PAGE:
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His insurance (his fault), our insurance (just to be nice) or DIY fix?

(7 Posts)
peacefuleasyfeeling Tue 20-Oct-15 18:46:53

Quick piece of advice needed. I have until tomorrow to make a PITA decision.
Just had boiler replaced today by nice, competent boiler man. Noticed as he was packing up that there is a hole in the plastic molding on our UPVC front door, about 5 cm long and 3 cm wide, so quite noticeable, although superficial; it just shows what the inside of the door looks like, IYSWIM. Ugly, and will bug me if left.
The guy concedes that he probably did it while moving the old boiler out of the house, but says he would have told me right away if he'd noticed at the time, as I'm sure he would have.
Anyway, DP jumped in straight away, talking about how to fix it himself (would be a messy, totally DIY kind of fix) and the boiler guy was talking of getting a friend who does double glazing to come and see if they could fix it, although he also said that it wouldn't be possible to fix just the hole, the door is a single, moulded piece.
My first thought was to claim on his insurance to replace the door (which is what I am sure he'd be expecting most people to do).
My sister suggested claiming on our household insurance to replace the door, saying we caused the damage or that it just appeared, asking the boiler man to take the equivalent of our excess off his price for replacing the boiler.
DP who just can't be arsed with it says we should ask him for £40 for some filler and the trouble of patching it up and DP will have a go himself.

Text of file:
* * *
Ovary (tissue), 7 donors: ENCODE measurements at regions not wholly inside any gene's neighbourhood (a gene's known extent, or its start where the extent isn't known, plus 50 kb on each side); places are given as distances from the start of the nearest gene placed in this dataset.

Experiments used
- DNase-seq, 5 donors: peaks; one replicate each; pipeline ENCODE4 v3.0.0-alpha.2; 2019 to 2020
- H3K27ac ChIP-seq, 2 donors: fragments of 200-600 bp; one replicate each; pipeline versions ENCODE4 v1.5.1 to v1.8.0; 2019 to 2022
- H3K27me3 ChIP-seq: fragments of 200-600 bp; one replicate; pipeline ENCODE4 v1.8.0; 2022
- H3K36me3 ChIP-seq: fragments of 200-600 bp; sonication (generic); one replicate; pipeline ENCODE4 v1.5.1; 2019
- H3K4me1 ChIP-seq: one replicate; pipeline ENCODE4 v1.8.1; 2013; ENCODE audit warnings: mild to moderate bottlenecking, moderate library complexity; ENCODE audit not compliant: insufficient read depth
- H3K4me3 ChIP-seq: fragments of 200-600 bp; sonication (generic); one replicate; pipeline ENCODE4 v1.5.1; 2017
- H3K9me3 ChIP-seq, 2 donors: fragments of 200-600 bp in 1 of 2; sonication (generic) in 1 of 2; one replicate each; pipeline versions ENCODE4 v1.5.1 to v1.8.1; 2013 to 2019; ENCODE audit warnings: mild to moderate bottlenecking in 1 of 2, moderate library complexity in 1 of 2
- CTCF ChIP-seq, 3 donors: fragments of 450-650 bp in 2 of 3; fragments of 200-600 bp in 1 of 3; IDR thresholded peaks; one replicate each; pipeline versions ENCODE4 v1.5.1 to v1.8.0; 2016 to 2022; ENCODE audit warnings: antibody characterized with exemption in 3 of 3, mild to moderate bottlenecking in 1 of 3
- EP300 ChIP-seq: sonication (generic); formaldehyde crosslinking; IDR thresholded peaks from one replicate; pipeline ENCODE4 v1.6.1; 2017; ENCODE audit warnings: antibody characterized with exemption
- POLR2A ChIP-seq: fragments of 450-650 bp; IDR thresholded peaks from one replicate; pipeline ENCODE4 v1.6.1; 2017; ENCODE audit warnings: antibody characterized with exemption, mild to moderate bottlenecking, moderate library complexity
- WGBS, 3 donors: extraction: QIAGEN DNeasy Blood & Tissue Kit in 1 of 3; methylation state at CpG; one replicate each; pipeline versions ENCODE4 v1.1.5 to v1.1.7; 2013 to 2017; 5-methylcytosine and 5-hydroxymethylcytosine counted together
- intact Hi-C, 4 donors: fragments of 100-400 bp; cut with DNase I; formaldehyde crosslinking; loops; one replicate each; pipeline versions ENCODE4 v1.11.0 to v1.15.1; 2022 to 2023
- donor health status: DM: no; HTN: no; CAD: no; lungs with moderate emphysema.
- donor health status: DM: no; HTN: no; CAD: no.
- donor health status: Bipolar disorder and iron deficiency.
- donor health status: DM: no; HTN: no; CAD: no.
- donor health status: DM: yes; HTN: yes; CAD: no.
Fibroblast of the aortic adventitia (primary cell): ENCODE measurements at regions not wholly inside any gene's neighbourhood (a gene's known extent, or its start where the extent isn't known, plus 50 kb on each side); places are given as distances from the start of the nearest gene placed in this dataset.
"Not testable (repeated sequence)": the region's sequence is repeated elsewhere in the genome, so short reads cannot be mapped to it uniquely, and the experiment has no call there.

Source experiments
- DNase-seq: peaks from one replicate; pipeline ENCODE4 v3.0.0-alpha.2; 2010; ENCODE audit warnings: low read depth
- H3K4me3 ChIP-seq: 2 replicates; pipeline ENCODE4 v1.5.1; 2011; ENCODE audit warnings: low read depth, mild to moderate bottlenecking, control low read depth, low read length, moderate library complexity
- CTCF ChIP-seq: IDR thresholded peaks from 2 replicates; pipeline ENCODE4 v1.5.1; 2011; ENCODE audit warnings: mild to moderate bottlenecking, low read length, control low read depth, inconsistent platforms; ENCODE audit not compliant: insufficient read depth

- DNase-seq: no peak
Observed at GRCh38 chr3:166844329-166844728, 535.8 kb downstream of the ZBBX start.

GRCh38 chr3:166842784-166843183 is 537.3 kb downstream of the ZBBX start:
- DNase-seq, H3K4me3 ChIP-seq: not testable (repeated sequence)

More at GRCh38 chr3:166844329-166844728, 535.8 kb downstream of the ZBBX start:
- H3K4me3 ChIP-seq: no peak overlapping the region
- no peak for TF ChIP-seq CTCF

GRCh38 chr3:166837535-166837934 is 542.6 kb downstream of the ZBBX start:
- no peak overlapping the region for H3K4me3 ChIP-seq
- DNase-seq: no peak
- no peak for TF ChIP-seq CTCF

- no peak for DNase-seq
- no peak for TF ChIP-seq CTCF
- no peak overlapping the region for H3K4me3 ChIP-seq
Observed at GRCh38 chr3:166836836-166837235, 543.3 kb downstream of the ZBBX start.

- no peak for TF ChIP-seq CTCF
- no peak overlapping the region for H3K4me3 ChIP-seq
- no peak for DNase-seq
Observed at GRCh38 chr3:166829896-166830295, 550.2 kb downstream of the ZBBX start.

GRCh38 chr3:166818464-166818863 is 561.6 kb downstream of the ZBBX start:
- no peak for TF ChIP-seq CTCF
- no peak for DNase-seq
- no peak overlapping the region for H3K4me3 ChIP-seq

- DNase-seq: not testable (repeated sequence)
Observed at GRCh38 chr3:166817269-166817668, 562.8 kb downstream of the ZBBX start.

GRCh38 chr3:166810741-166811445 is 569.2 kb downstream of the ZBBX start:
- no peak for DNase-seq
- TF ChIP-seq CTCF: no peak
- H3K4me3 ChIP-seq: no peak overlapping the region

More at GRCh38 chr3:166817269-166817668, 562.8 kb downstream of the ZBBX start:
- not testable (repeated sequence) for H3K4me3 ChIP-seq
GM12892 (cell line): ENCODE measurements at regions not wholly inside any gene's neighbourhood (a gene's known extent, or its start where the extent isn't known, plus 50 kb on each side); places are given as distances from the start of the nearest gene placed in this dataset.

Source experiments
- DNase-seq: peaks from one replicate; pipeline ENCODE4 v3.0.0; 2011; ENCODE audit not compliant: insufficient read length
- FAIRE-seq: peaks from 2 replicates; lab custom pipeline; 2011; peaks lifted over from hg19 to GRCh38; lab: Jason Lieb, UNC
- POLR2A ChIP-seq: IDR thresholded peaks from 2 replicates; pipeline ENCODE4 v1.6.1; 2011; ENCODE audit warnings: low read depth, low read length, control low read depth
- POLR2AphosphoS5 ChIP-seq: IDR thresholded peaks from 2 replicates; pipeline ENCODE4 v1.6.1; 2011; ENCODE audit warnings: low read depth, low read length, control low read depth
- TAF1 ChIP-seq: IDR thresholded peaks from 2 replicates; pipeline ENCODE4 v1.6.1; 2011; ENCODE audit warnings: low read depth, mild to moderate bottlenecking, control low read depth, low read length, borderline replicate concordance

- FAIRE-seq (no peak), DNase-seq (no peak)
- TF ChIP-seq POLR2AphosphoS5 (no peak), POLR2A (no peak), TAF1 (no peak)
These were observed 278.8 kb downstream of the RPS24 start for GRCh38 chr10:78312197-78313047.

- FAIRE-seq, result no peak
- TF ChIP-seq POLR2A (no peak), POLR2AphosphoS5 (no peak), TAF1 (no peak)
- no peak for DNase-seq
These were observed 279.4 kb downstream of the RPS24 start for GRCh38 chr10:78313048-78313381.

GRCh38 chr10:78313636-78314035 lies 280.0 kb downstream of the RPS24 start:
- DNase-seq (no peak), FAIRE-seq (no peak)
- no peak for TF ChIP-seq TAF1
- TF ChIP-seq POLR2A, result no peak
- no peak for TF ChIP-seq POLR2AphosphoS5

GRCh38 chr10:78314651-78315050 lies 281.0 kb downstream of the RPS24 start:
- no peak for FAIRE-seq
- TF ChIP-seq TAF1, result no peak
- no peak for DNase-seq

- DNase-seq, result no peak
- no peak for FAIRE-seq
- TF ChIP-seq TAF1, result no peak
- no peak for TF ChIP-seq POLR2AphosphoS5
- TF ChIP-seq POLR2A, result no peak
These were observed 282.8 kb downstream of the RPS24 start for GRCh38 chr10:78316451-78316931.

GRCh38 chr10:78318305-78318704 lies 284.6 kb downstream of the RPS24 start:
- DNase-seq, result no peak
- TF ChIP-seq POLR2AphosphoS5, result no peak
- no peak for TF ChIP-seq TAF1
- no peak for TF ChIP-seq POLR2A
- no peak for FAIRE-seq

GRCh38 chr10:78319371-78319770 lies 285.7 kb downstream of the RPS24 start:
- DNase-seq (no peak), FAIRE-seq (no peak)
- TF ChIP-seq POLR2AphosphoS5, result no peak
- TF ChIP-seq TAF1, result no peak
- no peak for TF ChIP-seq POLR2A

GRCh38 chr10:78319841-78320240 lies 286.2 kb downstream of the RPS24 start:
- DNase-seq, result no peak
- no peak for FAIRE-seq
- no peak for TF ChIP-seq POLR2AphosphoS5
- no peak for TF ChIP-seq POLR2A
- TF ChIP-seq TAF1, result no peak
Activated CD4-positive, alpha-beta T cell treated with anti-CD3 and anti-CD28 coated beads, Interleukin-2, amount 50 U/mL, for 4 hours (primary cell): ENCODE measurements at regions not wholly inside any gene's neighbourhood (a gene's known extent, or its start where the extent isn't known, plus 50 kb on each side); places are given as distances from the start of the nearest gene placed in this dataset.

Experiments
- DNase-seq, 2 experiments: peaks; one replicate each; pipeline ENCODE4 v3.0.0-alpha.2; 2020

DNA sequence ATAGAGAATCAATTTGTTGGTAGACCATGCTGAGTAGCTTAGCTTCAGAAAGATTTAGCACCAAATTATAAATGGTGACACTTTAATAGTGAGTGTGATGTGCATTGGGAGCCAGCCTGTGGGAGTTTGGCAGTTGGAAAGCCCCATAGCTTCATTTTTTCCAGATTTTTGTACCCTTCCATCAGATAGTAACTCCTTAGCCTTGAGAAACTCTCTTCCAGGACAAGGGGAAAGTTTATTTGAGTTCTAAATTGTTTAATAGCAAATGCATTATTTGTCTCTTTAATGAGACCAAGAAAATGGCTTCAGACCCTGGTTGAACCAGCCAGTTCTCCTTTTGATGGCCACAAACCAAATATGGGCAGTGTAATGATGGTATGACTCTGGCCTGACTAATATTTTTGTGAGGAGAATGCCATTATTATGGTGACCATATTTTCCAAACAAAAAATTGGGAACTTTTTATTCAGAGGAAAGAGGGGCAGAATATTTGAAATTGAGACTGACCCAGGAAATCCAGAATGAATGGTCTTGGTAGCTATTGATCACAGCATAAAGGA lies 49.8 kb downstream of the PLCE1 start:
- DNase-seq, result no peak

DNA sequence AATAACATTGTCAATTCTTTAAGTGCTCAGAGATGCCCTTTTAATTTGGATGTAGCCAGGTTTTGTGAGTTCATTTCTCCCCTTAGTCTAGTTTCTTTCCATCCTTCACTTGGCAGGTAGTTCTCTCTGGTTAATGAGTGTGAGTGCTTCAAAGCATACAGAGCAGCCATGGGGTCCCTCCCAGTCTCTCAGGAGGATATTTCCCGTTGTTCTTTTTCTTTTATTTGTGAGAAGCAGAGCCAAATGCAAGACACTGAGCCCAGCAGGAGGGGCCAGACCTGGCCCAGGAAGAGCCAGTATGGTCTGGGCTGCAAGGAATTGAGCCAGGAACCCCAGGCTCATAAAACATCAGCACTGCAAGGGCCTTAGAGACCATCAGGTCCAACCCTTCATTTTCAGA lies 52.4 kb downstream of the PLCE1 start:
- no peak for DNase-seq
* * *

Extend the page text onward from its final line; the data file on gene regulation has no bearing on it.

What would you do?
I'm not even sure that what dsis is suggesting is strictly legal? Why am I being made to feel unreasonable for just wanting to make a straightforward claim on his insurance?

starlight2007 Tue 20-Oct-15 18:49:43

I am not sure why you aren't getting the boiler man to take responsibility because he did it

Sallyhasleftthebuilding Tue 20-Oct-15 18:51:57

You phone your insures, they asses the damage, pay for it, and then claim off his insurers. Simple. Thats what you pay insurance for.
If your insurers pay up, and theirs dont, it wont go up by much and you shop round anyway.

peacefuleasyfeeling Tue 20-Oct-15 20:13:36

Thank you for your replies. It is a no-brainer to me; Sally, that is what I meant. But DP and dsis seem to think it is mean or petty to let this impact on his insurance (probably because he's such a nice bloke?). I've tried to explain that if we were to sell our house (not on the cards, but for illustrative purposes), a broken front door would be really off putting, so would impact on us down the line even if we decide to let it go for now. DP has just rolled eyes and sloped off for the eve, sighing "Well, YOU deal with it then..." like it is a major inconvenience. Boiler man is coming back tomorrow morning to sort out a few bits so will have to tell him then. I'll be at work but DP will be home so I think he feels awkward telling him, like he's making an unmanly fuss. Hm.

Sallyhasleftthebuilding Tue 20-Oct-15 20:31:31

Insurance claims arent personal. Its an accident. You pay insurance to cover an accident.

peacefuleasyfeeling Tue 20-Oct-15 22:10:27

Thanks again, Sally, for talking such sense. Not personal, that's it.

peacefuleasyfeeling Tue 20-Oct-15 23:04:46

Grr. DP back home, talking bleakly about the palaver of going through an insurance claim ("many a slip 'twixt a cup and a lip" apparently), the careless workmen employed by insurance companies (not "a guy on his own", like our guy), the endless possibilities of ending up with an ill-fitting replacement door, the likelihood of having to replace the whole door frame as well, with the attendant disruption to our lives, necessitating redecoration of our entrance hall, the inconvenience of replacing keys and furnishing relatives with new spares. Losing the will to live a bit hmm

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